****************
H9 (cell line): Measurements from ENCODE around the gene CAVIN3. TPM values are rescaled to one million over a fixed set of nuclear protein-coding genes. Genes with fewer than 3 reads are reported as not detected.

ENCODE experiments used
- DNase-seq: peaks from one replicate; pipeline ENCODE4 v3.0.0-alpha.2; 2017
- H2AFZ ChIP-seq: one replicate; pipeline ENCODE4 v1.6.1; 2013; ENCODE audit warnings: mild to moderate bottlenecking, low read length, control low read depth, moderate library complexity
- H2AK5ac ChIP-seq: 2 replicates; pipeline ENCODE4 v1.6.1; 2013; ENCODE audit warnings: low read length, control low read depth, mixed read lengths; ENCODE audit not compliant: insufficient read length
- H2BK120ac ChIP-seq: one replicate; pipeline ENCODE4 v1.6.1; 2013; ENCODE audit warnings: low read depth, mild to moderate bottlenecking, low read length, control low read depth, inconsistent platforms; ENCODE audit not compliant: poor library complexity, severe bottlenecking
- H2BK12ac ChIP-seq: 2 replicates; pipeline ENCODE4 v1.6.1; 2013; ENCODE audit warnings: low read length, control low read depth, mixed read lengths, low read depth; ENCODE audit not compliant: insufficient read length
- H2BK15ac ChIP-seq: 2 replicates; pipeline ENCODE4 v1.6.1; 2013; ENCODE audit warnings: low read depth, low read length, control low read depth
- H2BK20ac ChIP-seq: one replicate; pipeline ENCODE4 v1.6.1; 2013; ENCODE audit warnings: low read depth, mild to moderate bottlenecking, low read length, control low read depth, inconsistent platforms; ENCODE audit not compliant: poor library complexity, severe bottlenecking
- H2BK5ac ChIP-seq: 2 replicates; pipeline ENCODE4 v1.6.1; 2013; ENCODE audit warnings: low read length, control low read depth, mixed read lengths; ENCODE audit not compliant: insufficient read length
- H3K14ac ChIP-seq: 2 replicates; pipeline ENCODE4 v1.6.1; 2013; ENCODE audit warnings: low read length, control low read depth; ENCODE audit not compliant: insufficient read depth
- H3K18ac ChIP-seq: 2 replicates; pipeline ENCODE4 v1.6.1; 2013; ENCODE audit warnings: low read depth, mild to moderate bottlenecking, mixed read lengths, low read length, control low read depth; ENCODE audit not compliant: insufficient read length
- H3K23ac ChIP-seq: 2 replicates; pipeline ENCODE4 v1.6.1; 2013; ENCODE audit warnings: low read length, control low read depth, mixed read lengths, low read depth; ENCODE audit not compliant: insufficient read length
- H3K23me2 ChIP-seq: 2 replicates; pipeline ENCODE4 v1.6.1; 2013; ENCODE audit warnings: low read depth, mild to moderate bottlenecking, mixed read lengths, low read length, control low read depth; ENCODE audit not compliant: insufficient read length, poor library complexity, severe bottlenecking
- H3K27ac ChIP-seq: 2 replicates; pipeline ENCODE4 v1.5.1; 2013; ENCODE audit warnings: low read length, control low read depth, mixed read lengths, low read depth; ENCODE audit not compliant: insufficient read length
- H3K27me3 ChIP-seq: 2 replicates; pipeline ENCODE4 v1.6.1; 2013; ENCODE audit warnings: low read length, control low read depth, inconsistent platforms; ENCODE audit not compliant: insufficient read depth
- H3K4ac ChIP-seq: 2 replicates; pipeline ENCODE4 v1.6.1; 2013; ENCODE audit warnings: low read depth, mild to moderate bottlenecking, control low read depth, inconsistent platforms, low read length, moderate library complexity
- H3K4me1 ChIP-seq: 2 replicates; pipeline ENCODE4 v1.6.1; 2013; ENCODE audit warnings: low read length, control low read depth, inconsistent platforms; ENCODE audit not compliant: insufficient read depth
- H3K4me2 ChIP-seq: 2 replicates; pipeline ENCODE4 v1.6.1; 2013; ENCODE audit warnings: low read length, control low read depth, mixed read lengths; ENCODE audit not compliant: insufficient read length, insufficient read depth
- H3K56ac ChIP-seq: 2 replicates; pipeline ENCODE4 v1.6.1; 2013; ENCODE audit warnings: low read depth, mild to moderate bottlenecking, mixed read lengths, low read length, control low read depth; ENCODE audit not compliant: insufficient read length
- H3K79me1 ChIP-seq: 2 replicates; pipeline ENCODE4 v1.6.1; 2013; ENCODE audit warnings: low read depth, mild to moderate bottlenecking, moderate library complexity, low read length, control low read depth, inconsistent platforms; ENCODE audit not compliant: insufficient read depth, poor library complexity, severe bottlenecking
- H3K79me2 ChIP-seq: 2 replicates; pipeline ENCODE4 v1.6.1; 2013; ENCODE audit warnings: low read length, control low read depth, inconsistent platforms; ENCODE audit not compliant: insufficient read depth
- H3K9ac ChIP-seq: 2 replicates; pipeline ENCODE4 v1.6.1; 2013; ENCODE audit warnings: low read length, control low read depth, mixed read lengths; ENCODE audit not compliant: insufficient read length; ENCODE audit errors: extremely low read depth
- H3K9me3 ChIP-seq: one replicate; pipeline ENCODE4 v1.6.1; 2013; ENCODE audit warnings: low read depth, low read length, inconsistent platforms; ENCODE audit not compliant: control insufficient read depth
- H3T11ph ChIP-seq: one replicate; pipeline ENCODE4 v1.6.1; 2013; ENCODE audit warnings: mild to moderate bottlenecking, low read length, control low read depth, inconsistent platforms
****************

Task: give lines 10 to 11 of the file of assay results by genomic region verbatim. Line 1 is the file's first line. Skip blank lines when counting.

- H2BK5ac ChIP-seq: 2 replicates; pipeline ENCODE4 v1.6.1; 2013; ENCODE audit warnings: low read length, control low read depth, mixed read lengths; ENCODE audit not compliant: insufficient read length
- H3K14ac ChIP-seq: 2 replicates; pipeline ENCODE4 v1.6.1; 2013; ENCODE audit warnings: low read length, control low read depth; ENCODE audit not compliant: insufficient read depth